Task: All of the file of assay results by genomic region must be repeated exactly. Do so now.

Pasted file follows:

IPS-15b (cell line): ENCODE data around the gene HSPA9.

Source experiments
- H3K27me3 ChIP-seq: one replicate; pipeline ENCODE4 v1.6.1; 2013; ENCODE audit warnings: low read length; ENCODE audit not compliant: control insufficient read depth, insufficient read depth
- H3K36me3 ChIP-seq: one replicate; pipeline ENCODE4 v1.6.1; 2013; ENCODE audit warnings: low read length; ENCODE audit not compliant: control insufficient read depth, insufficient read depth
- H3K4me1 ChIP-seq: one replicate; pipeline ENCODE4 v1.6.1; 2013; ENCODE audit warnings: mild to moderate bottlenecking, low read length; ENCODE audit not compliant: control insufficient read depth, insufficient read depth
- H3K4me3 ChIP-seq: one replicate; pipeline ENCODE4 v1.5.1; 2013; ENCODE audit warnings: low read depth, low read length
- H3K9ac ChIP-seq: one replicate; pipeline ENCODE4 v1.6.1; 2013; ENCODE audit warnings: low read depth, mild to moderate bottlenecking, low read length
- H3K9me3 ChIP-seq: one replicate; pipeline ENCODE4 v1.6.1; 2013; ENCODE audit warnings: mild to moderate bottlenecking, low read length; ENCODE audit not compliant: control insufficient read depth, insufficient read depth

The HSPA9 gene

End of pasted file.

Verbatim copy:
IPS-15b (cell line): ENCODE data around the gene HSPA9.

Source experiments
- H3K27me3 ChIP-seq: one replicate; pipeline ENCODE4 v1.6.1; 2013; ENCODE audit warnings: low read length; ENCODE audit not compliant: control insufficient read depth, insufficient read depth
- H3K36me3 ChIP-seq: one replicate; pipeline ENCODE4 v1.6.1; 2013; ENCODE audit warnings: low read length; ENCODE audit not compliant: control insufficient read depth, insufficient read depth
- H3K4me1 ChIP-seq: one replicate; pipeline ENCODE4 v1.6.1; 2013; ENCODE audit warnings: mild to moderate bottlenecking, low read length; ENCODE audit not compliant: control insufficient read depth, insufficient read depth
- H3K4me3 ChIP-seq: one replicate; pipeline ENCODE4 v1.5.1; 2013; ENCODE audit warnings: low read depth, low read length
- H3K9ac ChIP-seq: one replicate; pipeline ENCODE4 v1.6.1; 2013; ENCODE audit warnings: low read depth, mild to moderate bottlenecking, low read length
- H3K9me3 ChIP-seq: one replicate; pipeline ENCODE4 v1.6.1; 2013; ENCODE audit warnings: mild to moderate bottlenecking, low read length; ENCODE audit not compliant: control insufficient read depth, insufficient read depth

The HSPA9 gene